Sam and Joe were anxious to see Brazil play the Netherlands on TV, so we made our way next to the Spier wine estate between Stellenbosch and Cape Town. We settled in at their rather circus- like restaurant, Moyo.  They were rooting for Brazil although I warned that Netherlands was going to win the game (a rare accurate prediction for me).  I watched the game with more mixed feelings - generally I love the way Brazil plays, and several Dutch players are thuggish, but I had been disappointed by the exclusion of Ronaldhino from the team, and even more by various statements from members of the team who were quoted as saying that they didn't care whether they were playing jogo bonito, they cared only to win.   Did they and Dunga get what they deserved?  Wesley Sneijder is a beast!
 
Sadly, the buffet did not open until 6; Nancy and the boys ate a bit during the game, but I waited to eat at the buffet, thinking that we could catch a musical performance while eating, and then stay to watch the Uruguay / Ghana game.  But everybody else decided that they were too full to eat dinner; they tolerated my enjoying the excellent but overpriced buffet (as in many other places, a World Cup premium had been tacked onto the price).  Then we headed back to the V&A Waterfront to watch the 8:30 game, so we missed the promised musical performance at Moyo.  We had hoped to enjoy watching the game with African fans, but almost everyplace was packed by the time we arrived; we had to settle for a small pizza joint where the main excitement was provided by a tableful of drunk English fans.   Utter agony for Africa as the game went the full ninety, then thirty minutes of extra time, capped by Gyan's missed penalty.  
 
Africa's last chance of reaching the semifinal was gone.  we were pleased to read in the local press about Nelson Mandela's nice gesture of meeting the Ghana team.

 

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POSTED AT 10:45 AM ET, 07/ 6/2010

Last day in Cape Town...

By Francine Uenuma

We didn't waste a moment of our last day in South Africa. We started with a tour of Robben Island, where Nelson Mandela was once a political prisoner. The tours are led by other former prisoners-in our case, one who had spent 11 years confined to this island a half hour's boat ride out of Cape Town. The tour includes a visit to the most famous prisoner's cell and the lime quarry where opposition leaders met, and planned, for the future amidst imposed hard labor.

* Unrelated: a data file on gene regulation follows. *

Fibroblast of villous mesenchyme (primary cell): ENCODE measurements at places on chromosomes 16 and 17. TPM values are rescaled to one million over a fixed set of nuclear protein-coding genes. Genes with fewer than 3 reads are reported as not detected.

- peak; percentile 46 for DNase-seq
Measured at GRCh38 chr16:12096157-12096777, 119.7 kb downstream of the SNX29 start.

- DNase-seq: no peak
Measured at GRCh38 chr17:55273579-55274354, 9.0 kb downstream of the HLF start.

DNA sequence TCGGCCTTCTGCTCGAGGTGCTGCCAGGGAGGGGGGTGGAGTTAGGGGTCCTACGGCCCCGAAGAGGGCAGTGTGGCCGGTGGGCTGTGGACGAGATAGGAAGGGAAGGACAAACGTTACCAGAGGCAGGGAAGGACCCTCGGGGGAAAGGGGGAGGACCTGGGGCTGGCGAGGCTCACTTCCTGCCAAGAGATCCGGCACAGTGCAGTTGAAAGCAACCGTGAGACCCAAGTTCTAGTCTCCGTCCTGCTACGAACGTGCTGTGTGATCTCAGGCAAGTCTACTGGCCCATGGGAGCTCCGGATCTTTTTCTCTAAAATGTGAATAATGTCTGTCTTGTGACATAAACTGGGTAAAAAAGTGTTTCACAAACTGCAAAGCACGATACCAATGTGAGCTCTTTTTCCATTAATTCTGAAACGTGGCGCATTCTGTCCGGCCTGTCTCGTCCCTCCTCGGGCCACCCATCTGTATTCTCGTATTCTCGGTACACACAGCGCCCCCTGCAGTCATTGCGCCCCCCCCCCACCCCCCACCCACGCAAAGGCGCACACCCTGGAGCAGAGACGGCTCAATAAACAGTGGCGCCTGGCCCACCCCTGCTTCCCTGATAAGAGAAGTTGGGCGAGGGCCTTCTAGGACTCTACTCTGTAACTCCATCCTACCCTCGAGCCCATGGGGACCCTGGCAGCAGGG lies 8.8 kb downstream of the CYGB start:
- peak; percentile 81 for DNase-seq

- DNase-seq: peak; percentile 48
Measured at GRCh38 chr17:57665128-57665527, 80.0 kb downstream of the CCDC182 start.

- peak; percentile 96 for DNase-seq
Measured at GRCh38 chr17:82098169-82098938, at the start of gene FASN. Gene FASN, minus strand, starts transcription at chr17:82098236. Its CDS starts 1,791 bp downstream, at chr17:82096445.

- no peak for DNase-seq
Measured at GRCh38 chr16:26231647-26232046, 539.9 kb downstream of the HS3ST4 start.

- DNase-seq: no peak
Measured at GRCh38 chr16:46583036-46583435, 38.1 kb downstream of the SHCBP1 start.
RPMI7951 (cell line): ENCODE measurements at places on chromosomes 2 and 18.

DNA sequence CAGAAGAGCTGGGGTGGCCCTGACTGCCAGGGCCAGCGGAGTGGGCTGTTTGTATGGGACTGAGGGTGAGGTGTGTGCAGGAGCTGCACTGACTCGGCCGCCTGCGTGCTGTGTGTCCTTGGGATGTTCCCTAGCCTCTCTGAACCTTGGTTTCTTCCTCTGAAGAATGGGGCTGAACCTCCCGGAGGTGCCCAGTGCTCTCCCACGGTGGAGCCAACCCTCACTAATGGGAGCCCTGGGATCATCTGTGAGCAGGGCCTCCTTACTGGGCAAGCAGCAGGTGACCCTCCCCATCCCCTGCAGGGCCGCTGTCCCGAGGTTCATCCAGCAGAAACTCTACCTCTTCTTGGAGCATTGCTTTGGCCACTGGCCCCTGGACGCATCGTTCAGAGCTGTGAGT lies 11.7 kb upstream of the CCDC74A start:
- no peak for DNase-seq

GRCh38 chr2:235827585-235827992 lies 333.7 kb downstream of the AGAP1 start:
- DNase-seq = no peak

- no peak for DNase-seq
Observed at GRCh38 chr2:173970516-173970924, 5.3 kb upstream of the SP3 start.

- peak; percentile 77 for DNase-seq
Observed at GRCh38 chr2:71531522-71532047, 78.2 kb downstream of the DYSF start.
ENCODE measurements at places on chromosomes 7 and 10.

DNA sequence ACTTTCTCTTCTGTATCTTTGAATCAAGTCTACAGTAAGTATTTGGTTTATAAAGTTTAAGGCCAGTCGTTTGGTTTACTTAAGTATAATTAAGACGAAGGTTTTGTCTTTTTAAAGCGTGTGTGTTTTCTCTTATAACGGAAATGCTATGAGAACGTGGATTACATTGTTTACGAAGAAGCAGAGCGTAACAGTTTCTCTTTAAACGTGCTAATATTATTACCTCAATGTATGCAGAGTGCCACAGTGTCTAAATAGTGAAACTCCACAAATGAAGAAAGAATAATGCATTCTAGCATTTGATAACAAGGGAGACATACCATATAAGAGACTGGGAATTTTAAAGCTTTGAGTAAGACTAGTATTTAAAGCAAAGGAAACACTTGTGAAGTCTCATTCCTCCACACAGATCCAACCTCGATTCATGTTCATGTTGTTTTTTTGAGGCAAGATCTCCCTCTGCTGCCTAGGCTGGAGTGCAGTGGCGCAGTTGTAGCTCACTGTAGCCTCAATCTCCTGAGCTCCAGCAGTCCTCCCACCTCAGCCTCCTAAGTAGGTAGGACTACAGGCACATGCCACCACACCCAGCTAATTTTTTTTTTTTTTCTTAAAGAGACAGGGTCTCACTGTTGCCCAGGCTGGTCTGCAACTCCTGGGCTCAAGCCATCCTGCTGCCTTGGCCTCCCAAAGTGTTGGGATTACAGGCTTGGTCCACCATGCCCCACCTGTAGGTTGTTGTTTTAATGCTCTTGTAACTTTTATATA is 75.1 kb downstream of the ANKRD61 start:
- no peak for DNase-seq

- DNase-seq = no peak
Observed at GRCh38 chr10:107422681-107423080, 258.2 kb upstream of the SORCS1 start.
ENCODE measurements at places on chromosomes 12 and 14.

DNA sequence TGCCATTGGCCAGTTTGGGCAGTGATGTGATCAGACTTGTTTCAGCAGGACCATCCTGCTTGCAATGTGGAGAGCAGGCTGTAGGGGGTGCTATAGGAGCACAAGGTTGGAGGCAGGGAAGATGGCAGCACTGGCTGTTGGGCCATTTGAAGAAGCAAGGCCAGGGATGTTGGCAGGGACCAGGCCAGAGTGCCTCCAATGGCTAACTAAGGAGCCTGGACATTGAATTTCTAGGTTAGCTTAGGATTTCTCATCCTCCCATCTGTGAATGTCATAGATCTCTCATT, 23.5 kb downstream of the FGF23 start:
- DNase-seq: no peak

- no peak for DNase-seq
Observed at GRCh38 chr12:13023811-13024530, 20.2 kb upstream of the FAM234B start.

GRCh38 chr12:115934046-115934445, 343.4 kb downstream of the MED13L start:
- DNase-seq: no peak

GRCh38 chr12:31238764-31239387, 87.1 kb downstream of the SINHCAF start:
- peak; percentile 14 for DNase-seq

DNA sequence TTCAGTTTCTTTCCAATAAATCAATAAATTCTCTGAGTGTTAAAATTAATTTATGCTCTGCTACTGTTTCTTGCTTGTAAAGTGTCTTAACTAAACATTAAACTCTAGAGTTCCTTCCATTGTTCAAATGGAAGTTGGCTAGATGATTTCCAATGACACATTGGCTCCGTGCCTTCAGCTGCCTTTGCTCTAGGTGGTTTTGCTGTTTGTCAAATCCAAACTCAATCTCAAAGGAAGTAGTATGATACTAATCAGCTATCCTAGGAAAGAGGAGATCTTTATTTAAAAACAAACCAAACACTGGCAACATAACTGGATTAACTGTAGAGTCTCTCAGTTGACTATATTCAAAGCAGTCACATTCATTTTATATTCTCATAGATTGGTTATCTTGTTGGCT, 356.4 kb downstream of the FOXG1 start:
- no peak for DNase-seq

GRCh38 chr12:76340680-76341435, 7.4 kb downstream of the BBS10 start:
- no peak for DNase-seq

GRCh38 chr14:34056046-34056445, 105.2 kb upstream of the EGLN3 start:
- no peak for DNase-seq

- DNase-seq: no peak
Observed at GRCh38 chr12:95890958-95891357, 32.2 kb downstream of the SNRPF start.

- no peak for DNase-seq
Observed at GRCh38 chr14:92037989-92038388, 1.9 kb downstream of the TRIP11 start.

We then climbed Table Mountain, located right next to the heart of the city. It's an arduous hike, but the views from the top are spectacular. And as evidence of the massive influx of tourists, we encountered hikers in UNC, UVA, Harvard and other collegiate gear along the trail. Talk about feeling like an American tourist!

Our day ended at the M'Hudi vineyard between Cape Town and Stellenbosch, where we were treated to a private tasting with the owner. It is among the only black family-owned vineyards in South Africa, and boasts a signature Pinotage, a wine (and grape) that is uniquely South African. Now it's off to the airport for a long, multi-flight journey back to Washington, where we will be watching the final on television. Not quite the same as being in the stadium, but the sound of vuvuzelas will bring us back to our memories from World Cup 2010 in South Africa.

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POSTED AT 2:41 PM ET, 07/ 5/2010

Table Mountain and BoKaap

By Paul  Alan Levy
 
Today we rose early with plans to hike to the top of Table Mountain if weather permitted.  In fact, there were only a few clouds in the sky, so we proceeded.  We drove Tafelberg Road, which runs along side of the mountain, and parked near the lower cable car station.  We walked 15 minutes down the road to the beginning of the Platterklip Gorge trail, and hiked upwards, first through grass and shrubs, then up the gorge (photo) which slowly closed around us (photo)until we reached the top.  Table Mountain is a long and wide flat area - actually, three long flat areas.  The view of Cape Town and surrounding areas, including the coast line stretching to the west, Robben Island in the midst of the ocean and the Cape Peninsula to the south and west, was fabulous (photo).  We had a snack on top, walked around the Western Table, then took the lazy way out by riding the cable car down (see photo).